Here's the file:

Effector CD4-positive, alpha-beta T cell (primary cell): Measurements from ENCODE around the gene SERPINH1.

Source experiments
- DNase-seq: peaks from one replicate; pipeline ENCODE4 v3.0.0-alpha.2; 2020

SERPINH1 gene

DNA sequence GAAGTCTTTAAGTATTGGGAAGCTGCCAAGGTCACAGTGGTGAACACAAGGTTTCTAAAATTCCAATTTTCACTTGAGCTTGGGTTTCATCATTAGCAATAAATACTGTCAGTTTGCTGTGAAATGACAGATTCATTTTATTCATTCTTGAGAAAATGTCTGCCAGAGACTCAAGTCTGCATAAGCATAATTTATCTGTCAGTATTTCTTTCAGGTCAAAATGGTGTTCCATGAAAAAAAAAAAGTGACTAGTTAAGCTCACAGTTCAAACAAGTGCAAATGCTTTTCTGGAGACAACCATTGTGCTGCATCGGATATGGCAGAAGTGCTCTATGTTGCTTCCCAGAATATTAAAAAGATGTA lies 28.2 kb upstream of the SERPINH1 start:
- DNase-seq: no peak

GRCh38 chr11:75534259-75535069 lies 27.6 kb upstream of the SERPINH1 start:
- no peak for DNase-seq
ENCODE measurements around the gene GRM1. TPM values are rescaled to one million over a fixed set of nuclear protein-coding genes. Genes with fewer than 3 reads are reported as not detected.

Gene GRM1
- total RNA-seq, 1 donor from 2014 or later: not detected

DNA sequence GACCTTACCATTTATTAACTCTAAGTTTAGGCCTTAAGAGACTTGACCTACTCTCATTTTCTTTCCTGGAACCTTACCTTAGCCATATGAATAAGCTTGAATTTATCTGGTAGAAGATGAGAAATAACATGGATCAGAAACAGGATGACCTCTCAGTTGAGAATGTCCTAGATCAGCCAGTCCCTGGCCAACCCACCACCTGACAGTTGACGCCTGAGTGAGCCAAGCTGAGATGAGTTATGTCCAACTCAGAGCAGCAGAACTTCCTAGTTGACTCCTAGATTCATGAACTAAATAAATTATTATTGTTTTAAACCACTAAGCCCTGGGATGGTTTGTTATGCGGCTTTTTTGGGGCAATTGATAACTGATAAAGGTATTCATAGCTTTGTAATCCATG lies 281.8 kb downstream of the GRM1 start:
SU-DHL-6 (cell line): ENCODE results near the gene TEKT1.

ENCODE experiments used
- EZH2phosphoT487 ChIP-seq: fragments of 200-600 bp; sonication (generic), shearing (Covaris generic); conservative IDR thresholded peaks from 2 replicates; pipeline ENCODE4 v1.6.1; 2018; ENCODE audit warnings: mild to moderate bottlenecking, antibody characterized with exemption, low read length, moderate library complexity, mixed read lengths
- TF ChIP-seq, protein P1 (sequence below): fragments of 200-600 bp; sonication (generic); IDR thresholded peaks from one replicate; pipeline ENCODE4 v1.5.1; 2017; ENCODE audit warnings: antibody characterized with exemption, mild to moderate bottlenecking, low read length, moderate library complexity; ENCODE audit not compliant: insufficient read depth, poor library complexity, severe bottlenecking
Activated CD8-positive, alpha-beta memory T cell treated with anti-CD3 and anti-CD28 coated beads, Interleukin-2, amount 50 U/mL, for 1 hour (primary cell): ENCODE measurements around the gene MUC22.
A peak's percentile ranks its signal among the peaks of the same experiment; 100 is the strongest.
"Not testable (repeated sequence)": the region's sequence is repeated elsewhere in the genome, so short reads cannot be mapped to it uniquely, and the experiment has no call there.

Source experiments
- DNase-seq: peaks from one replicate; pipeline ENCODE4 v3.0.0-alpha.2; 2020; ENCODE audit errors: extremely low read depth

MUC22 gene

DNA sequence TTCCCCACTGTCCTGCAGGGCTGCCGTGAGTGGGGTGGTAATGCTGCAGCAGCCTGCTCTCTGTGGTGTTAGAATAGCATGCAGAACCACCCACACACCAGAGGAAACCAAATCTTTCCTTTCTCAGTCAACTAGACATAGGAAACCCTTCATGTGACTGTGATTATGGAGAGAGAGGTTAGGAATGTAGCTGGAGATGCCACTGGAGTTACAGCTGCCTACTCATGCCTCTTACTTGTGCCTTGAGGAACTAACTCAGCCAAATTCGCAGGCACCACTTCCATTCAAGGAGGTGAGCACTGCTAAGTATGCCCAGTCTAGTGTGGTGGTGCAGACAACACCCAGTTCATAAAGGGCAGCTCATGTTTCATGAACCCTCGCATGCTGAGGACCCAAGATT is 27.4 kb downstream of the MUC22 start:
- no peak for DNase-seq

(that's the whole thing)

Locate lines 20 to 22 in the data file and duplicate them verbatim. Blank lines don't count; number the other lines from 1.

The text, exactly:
Source experiments
- DNase-seq: peaks from one replicate; pipeline ENCODE4 v3.0.0-alpha.2; 2020; ENCODE audit errors: extremely low read depth

MUC22 gene